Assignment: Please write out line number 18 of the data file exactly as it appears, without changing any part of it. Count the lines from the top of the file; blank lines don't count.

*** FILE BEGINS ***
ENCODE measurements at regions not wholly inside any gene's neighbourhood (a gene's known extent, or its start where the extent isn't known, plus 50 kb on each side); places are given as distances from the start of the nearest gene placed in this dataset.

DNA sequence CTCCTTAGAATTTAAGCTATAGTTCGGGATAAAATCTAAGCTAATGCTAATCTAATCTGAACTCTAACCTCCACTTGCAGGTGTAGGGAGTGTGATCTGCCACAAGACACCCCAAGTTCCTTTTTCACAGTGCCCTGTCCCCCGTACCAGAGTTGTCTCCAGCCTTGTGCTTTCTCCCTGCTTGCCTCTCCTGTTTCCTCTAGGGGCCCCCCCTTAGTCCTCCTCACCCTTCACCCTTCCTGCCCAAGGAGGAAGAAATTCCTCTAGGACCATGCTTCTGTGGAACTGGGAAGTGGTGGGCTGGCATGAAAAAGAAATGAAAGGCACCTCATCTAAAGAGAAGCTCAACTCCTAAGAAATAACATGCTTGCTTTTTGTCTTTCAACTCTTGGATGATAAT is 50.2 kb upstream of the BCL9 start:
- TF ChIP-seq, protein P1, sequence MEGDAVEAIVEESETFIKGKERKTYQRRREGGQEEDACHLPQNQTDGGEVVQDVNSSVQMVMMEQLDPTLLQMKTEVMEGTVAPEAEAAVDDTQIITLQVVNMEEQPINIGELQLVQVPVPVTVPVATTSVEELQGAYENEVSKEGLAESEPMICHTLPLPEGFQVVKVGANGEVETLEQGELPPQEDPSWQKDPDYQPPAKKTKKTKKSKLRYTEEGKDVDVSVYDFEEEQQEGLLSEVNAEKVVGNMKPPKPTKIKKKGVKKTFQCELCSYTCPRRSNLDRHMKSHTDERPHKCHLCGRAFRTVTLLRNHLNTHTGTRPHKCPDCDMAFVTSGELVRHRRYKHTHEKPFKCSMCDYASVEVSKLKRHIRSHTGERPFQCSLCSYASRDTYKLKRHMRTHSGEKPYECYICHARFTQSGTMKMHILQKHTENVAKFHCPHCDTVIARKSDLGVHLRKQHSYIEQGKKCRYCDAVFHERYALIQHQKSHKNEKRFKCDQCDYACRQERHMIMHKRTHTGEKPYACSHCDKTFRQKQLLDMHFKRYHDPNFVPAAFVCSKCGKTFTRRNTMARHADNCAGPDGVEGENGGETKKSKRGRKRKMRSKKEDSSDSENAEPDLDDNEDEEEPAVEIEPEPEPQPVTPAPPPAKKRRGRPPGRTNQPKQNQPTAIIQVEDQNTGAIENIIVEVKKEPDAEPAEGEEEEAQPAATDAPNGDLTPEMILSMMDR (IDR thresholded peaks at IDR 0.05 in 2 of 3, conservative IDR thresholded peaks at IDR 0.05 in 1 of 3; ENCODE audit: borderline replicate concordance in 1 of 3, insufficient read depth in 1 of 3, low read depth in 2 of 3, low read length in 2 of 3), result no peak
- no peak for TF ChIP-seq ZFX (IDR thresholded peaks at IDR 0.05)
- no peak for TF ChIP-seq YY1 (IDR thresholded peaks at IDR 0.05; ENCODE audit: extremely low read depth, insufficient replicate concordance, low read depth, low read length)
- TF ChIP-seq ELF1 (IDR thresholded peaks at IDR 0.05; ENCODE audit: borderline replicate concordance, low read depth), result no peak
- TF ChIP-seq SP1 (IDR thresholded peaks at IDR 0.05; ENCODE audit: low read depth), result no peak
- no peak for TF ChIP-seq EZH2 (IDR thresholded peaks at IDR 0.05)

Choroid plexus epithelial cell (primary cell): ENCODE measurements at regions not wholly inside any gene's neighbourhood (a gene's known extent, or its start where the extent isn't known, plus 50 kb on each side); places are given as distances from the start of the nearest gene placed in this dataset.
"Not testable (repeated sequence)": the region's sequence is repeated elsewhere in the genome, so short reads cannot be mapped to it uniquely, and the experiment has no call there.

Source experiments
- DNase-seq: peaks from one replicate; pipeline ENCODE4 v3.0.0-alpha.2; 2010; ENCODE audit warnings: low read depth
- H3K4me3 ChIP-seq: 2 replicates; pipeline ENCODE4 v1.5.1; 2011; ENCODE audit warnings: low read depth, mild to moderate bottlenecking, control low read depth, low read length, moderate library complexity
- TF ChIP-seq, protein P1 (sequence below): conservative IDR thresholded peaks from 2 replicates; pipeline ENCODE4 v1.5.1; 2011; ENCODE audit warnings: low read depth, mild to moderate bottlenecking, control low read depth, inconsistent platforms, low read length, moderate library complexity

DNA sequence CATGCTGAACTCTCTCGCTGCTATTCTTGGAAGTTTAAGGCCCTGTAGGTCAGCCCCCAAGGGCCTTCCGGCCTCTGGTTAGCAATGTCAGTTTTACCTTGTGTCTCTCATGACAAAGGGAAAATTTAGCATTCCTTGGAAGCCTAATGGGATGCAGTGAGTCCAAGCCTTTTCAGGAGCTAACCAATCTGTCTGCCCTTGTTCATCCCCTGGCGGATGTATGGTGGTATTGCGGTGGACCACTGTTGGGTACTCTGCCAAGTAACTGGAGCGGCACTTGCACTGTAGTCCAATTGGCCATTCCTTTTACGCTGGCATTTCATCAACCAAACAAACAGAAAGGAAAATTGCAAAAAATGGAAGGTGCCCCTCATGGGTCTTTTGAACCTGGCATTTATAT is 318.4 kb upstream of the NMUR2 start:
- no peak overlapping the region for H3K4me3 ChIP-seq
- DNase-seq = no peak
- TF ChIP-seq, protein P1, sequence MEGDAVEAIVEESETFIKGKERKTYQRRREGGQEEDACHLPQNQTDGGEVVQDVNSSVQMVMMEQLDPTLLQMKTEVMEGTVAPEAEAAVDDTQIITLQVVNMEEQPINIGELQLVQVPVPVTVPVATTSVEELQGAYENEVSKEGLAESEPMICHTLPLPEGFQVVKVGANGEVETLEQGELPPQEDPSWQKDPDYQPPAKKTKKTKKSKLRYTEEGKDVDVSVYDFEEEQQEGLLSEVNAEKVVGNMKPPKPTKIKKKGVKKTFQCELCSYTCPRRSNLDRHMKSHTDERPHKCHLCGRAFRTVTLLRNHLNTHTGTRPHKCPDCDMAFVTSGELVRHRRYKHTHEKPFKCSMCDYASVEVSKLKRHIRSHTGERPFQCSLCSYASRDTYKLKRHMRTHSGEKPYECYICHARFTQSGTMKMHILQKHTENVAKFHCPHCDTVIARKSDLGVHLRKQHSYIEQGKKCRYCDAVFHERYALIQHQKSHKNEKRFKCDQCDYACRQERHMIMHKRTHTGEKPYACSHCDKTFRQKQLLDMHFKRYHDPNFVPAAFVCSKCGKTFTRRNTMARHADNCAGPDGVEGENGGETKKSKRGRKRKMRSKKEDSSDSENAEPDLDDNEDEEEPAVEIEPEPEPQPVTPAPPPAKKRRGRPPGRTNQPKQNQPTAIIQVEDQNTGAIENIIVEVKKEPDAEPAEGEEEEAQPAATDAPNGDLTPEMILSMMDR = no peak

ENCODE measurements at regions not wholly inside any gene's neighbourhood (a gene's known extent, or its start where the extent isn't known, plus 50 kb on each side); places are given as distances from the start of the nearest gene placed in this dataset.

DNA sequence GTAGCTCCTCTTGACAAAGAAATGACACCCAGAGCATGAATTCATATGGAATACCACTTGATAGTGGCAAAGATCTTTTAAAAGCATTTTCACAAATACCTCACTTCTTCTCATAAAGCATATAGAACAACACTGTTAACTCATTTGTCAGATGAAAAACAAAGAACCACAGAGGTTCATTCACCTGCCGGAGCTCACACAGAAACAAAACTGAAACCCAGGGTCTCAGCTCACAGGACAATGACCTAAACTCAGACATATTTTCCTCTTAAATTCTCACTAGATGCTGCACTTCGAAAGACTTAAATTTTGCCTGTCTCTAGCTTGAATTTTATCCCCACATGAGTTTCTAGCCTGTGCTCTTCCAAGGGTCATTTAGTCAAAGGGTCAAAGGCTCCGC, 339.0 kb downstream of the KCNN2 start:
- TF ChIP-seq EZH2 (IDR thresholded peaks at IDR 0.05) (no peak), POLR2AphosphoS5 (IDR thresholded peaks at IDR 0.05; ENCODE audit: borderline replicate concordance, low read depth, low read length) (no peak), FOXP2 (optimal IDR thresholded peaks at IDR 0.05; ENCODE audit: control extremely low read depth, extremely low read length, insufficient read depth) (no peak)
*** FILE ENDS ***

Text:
- TF ChIP-seq, protein P1, sequence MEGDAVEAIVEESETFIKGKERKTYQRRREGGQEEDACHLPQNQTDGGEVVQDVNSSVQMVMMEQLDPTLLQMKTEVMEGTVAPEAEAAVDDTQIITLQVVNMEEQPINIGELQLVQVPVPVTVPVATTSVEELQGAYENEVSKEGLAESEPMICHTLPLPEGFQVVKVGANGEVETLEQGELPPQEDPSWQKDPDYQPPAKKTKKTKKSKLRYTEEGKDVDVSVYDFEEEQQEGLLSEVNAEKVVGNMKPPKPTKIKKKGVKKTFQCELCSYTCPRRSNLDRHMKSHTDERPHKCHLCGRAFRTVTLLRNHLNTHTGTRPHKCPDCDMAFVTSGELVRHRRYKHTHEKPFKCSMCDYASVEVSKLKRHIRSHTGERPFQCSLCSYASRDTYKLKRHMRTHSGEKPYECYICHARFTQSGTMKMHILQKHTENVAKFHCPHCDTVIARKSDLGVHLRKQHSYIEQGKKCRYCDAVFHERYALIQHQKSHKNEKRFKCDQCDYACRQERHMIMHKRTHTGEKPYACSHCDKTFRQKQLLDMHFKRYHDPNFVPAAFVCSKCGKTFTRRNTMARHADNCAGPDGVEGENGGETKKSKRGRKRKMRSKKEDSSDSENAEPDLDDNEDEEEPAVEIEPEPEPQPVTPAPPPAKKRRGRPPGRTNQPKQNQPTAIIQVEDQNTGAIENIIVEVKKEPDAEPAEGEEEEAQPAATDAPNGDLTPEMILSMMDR = no peak